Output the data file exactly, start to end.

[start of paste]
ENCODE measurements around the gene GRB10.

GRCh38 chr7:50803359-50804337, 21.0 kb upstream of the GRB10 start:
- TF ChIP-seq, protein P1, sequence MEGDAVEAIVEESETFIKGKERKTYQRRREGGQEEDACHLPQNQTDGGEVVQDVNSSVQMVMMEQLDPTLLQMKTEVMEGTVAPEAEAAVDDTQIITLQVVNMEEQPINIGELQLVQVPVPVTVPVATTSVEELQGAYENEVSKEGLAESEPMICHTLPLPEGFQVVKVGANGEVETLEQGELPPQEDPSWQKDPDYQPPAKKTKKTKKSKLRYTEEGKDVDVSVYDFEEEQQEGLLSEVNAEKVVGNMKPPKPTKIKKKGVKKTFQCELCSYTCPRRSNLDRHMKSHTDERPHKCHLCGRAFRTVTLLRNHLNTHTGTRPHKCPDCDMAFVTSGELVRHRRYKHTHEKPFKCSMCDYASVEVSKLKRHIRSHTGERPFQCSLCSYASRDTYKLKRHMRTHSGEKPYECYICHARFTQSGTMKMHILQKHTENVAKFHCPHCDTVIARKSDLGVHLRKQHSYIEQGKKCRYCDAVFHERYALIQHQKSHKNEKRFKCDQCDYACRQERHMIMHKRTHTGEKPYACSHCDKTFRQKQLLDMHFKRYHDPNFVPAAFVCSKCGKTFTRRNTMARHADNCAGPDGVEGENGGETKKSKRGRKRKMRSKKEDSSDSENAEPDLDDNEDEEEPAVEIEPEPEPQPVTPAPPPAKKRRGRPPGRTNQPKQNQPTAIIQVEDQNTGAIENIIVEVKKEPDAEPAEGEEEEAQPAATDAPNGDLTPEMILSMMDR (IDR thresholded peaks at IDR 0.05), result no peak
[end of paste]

ENCODE measurements around the gene GRB10.

GRCh38 chr7:50803359-50804337, 21.0 kb upstream of the GRB10 start:
- TF ChIP-seq, protein P1, sequence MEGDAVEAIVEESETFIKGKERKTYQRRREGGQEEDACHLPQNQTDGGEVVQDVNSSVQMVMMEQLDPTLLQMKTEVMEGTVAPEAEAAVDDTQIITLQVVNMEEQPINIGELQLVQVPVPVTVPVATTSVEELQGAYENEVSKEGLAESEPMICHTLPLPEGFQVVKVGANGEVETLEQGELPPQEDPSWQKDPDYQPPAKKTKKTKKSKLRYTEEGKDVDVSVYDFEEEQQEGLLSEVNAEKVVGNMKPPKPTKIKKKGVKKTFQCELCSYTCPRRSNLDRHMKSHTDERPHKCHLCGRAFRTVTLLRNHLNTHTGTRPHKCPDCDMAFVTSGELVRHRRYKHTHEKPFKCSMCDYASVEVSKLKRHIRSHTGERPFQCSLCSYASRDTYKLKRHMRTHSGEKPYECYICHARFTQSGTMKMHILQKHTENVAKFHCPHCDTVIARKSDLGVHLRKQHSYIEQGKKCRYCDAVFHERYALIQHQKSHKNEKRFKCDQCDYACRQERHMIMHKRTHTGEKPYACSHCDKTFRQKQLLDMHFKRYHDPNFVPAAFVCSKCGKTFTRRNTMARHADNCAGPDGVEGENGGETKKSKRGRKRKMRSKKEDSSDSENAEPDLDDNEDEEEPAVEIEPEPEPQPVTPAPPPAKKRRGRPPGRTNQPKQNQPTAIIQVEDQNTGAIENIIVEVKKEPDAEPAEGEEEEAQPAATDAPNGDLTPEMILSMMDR (IDR thresholded peaks at IDR 0.05), result no peak